Back on June 4, Tampa Police officers clashed with protesters, who they claimed were blocking traffic and attempting to access the highway (though protesters say this is false). Photos and video from that day show TPD firing pepper spray and rubber bullets. The Tampa Police Department also justified a violent arrest of a minor, because she was “wielding an umbrella.” 

There’s also that time on June 27, when a protester was hit by a car in South Tampa, and then actually arrested by TPD

Then, of course, there’s July 4, when a group of roughly 100 protesters marched down Dale Mabry, temporarily shutting down traffic. The Tampa Police Department said they targeted  “organizers and leaders of the protest,” after several warnings to disperse. But a video that surfaced a couple weeks later shows officers violently attacking protesters without provocation. 

These are just a few examples of the Tampa Police Department’s seemingly endless stream of accusations of excessive force, specifically against Black Lives Matter demonstrators and specifically aimed at protesters illegally shutting down streets. 

CL asked the mayor's office about protesters' concerns regarding the treatment of the Back the Blue mural crew, and we also asked about what happens to the mural now, especially since many have pointed out that it probably violates mural requirements in the way that it covers traffic markings.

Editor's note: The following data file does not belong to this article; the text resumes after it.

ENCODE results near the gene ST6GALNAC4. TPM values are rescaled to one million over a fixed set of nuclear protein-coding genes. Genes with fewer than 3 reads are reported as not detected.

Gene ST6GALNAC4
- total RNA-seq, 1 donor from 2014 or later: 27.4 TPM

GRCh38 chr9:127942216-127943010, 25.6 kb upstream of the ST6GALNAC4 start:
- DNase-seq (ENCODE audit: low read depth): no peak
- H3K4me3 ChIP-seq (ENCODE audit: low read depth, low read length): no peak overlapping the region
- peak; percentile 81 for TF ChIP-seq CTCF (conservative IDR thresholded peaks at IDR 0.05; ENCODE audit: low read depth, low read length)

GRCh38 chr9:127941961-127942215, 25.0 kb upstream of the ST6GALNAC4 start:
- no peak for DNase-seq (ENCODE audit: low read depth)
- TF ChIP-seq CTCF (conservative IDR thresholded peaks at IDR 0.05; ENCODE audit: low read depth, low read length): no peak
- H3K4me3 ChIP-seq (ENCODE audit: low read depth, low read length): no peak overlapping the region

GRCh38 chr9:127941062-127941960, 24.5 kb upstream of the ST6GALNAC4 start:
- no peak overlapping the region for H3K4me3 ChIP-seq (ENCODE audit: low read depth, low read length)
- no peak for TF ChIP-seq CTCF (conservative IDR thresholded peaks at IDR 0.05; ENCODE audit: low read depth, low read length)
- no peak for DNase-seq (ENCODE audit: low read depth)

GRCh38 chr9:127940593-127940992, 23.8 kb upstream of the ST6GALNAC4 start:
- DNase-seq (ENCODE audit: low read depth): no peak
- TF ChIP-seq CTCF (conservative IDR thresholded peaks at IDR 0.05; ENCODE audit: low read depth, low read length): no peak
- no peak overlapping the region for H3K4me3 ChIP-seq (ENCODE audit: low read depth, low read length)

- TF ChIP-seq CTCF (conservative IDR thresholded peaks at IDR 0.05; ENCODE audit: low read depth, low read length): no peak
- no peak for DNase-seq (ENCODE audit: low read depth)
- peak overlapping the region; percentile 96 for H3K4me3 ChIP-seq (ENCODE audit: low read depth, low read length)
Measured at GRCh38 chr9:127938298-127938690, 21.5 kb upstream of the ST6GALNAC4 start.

Some have even suggested that the act of stopping traffic to paint an un-permitted mural could be criminal mischief.

Seems like the criminal charges for painting the mural are probably out of Castor's hands, but folks are pointing out that what happened with the mural might be considered criminal mischief. (806.13. Criminal mischief—"3. If the damage is $1,000 or greater, or if there is interruption or impairment of a business operation or public communication, transportation, supply of water, gas or power, or other public service which costs $1,000 or more in labor and supplies to restore, it is a felony of the third degree, punishable as provided in s. 775.082, s. 775.083, or s. 775.084.")

We also asked Castor if charges will be pursued, and we'll update this post if Castor's office returns our email.

However, at this point, it’s not hard to understand that when a large crowd of “Back the Blue” supporters illegally shut down a street directly in front of a building with more cops per square inch than anywhere else in the city, that they could do so without question or confrontation.

So, what would happen if Black Lives Matter protesters did the same thing? Unfortunately, we already know the answer. 

We also already know that Tampa Police Chief Brian Dugan is a liar, but this is worse.

Now we know that the rule of law only applies to people he doesn’t like. Some get rubber bullets and pepper spray, others get tweets saying "thanks for the support." 


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About The Author

Colin Wolf

Colin Wolf has been working with weekly newspapers since 2007 and has been the Digital Editor for Creative Loafing Tampa since 2019. He is also the Director of Digital Content Strategy for CL's parent company, Euclid Media Group.